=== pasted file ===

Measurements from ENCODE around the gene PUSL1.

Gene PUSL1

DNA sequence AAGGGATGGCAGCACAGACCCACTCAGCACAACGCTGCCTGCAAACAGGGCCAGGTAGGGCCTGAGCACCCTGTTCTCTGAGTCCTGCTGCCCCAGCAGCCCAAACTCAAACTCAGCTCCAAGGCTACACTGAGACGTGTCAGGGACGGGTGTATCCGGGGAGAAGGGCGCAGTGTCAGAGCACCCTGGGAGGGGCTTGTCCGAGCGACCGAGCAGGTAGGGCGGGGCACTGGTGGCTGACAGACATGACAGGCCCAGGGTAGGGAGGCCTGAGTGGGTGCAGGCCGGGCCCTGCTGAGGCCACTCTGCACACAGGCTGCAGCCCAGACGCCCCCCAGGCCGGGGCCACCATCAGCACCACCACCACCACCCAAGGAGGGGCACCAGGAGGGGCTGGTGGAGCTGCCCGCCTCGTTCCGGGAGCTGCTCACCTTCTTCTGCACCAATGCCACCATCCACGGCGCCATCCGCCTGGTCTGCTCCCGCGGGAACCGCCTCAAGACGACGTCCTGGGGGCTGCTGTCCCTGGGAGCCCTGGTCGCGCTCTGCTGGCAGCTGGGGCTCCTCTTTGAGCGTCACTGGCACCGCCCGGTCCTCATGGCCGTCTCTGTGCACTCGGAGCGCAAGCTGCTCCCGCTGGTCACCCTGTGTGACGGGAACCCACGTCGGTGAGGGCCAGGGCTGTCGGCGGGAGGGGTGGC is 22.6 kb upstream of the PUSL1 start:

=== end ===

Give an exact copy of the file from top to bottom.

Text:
Measurements from ENCODE around the gene PUSL1.

Gene PUSL1

DNA sequence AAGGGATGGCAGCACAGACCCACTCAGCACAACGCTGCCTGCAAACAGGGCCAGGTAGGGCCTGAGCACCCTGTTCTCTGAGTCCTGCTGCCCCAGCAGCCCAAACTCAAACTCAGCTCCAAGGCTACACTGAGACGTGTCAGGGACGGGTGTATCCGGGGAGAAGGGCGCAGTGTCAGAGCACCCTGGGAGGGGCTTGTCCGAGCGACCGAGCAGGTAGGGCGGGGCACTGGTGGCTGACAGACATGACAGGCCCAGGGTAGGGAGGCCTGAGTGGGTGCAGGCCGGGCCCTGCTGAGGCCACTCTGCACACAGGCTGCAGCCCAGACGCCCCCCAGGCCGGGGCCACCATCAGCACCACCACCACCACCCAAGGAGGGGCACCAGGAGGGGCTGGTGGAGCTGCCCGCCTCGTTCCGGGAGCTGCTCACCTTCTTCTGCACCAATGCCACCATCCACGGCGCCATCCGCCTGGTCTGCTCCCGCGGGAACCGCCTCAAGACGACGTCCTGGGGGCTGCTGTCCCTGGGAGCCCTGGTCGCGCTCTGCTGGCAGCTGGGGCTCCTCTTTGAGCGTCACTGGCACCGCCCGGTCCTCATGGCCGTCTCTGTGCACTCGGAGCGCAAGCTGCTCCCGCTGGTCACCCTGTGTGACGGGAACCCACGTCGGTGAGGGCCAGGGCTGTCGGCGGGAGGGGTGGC is 22.6 kb upstream of the PUSL1 start: